Back to the Bench: First Day of the Supreme Court Term

If you’re a Supreme Court fanatic like I am, you’ve been eagerly awaiting the start of this year’s term for months (well, since early July). It’s finally here. I’m excited to begin following the justices again, although I’m a bit nervous for possible case outcomes this year given the Court’s recent decisions. Even if you haven’t been counting down the days, you should consider keeping up with the Court this year exactly because its recent decisions and upcoming cases are so critical. As we saw in cases like Citizens United and Shelby County v. Holder, which invalidated Section 4 of the Voting Rights Act, the Court can shape law and spark national debate in a profound way. The cases the Court will hear this year promise to do the same:

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Yes on Question 4 in Massachusetts; earned sick time now

Double Booked: No One Should Have to Choose Between A Healthy Family and A Job

In this season of renewal, Jews reflect on the year past and look forward to a 5775, a year that brings new opportunity. Since the launch of Double Booked this past January, we have identified some of the challenges that working families face today and discussed a wide variety of cultural, social, and policy solutions. The Jewish new year seems a fitting time to reveal the next phase of our Double Booked initiative, which will focus on working with our interfaith partners to lift up good internal employment policies as well as to engage our denominations and houses of worship in federal, state, and local initiatives to pass much-needed policies to support the modern American family.

One such policy is ensuring paid sick days. We are proud to report that the Union for Reform Judaism (which the RAC is part of) offers its employees a generous paid sick days policy. The Union demonstrated its strong support again for these policies in a new resolution that was passed at our 2013 Biennial.

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A family enjoys a meal around a table. The US Department of Agriculture has just released a report demonstrating that SNAP (formerly food stamps) can play a major role in fighting poverty, especially among children.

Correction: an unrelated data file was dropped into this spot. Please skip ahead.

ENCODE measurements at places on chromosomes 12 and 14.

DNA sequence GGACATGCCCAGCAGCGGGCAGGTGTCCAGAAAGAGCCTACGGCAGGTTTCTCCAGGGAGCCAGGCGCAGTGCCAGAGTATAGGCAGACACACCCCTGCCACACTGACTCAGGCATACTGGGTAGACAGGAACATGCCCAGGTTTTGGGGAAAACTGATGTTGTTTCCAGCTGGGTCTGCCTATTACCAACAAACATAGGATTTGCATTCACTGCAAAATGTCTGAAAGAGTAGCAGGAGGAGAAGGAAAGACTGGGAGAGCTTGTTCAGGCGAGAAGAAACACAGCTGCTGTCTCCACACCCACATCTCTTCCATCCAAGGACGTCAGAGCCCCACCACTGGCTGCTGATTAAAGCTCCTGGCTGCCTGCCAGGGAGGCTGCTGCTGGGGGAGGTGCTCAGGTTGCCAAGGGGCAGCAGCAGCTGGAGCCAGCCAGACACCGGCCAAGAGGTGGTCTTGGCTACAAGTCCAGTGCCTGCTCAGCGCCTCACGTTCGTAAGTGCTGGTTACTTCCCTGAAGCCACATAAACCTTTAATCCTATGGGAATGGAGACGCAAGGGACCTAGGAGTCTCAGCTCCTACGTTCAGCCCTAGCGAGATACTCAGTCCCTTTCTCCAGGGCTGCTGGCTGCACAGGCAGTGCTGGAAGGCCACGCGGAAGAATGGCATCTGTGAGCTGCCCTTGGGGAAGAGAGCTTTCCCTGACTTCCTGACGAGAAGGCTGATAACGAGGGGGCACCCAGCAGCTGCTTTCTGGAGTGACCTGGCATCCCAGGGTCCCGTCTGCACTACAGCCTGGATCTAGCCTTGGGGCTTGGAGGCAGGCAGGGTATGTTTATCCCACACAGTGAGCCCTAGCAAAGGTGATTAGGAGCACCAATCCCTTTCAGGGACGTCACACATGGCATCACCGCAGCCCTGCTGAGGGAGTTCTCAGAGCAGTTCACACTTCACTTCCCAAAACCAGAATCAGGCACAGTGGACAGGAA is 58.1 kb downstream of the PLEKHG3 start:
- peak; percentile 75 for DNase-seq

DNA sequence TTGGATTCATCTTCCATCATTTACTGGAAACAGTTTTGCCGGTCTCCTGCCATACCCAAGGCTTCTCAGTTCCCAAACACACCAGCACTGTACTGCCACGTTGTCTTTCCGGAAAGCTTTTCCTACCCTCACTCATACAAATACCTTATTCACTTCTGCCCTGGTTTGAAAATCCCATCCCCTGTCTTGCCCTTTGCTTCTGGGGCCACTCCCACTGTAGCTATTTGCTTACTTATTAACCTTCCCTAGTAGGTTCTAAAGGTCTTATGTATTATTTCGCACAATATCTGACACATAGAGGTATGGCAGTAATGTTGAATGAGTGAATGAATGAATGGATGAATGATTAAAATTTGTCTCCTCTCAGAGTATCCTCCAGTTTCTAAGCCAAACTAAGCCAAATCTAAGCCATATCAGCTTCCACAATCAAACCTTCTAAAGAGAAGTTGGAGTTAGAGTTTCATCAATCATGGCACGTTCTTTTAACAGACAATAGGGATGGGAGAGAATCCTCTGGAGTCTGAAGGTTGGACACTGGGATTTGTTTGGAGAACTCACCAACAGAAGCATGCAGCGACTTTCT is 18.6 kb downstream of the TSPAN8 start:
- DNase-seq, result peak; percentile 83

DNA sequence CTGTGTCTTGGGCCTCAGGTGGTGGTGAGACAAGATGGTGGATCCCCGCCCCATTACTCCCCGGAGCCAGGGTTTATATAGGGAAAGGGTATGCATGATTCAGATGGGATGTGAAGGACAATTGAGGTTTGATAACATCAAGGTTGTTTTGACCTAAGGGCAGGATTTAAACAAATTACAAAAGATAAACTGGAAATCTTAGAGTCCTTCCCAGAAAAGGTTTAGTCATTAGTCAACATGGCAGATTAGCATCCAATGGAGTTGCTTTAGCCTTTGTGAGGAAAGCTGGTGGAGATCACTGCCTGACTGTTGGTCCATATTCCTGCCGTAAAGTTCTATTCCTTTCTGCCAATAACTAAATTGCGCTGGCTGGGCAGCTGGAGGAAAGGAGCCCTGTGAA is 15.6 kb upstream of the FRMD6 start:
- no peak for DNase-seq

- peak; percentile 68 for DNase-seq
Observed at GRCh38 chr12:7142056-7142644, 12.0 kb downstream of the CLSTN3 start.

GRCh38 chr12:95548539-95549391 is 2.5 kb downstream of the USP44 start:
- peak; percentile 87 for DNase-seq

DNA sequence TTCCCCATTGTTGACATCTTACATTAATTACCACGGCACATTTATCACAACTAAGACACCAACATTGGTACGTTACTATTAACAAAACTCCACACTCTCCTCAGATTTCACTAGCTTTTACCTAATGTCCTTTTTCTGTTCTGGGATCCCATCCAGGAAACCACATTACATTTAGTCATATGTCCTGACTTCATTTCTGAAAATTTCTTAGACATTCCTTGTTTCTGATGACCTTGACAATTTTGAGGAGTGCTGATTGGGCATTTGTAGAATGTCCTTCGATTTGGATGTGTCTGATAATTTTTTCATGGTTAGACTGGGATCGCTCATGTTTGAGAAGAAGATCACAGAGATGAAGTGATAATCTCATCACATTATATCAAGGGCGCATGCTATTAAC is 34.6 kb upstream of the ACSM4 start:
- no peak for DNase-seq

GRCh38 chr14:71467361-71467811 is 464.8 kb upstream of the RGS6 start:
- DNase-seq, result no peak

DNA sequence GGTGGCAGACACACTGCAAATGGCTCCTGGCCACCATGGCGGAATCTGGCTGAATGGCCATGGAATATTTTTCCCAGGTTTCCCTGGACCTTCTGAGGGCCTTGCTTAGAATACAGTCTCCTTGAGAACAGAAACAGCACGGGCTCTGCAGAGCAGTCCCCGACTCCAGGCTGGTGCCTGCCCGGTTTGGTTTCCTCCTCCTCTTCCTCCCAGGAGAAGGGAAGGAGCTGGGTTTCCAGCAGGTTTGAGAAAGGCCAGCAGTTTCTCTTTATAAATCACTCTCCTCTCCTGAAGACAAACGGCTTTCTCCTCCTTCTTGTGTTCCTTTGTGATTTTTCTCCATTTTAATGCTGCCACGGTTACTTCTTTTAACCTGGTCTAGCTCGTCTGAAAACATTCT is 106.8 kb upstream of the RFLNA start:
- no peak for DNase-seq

When You Fast For More Than 25 Hours

On Yom Kippur, the Day of Atonement and the holiest day of the Jewish year, we fast as an opportunity to reflect on the year past and turn to the future. The Torah instructs the Jewish people that “the tenth day of the seventh month is the Day of Atonement. It shall be a sacred occasion for you: You shall practice self-denial.”(Leviticus 23:27). The fast begins with the Kol Nidre evening service through the shofar’s final Tekiah Gedolah blast at the close of the Yom Kippur afternoon service. This is one way by which Jews around the world look inward and focus on t’shuvah (repentance) and t’fillah (prayer).

Yet, there are many in this country who do not have the luxury of being able to choose when they will or will not choose to eat. 46.2 million Americans live in poverty and 47 million Americans, or 15% of the population, receive SNAP benefits.According to 2013 data from the US Department of Agriculture (USDA), over 49 million Americans lived in a household that faced difficulty affording enough food in 2013. 15.8 million children struggled with food insecurity issues in the past year. Additionally, 50% of U.S children will receive SNAP benefits at some point before they reach the age of 20. Hunger is still taking place on a massive scale, both in the United States and around the world.

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A Healthy, Nutritious, and Sweet New Year For All Children

Rosh Hashanah, the Jewish New Year, is an opportunity for us to express our support for important government programs as we look towards the year ahead. In the next year, Congress will need to address issues regarding reauthorization for child nutrition programs. While the programs are permanently authorized, Congress uses the reauthorization process to review the laws and re allocate funding when the laws expire. One existing law in this policy area – the Healthy, Hunger-Free Kids Act of 2010 – is set to expire on September 2015.

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Who Counts? A Census Report That Calls for Economic Justice In The Year To Come

As we approach Rosh Hashanah, the start of the Jewish New Year, we will think about how we have changed from one year to the next: how we have grown, and we can do differently in the year to come. This evaluative work is also done by the federal government through the United States Census (an official count or survey of the population.)

Earlier this week, the U.S. Census Bureau issued its report on Income and Poverty in the United States for the year 2013. This report presents crucial metrics that can be utilized to evaluate the past year’s policies and ultimately improve current ones for the future. This most recent census report showed some signs of positive development. The U.S’ official poverty rate declined from 15.0% in 2012 to 14.5% in 2013, indicating that there has been some reduction in poverty. The poverty rate for children under the age of 18 declined from 21.8% in 2012 to 19.9% in 2013, making 2013 the first time that the child poverty rate has declined since 2000. Read more…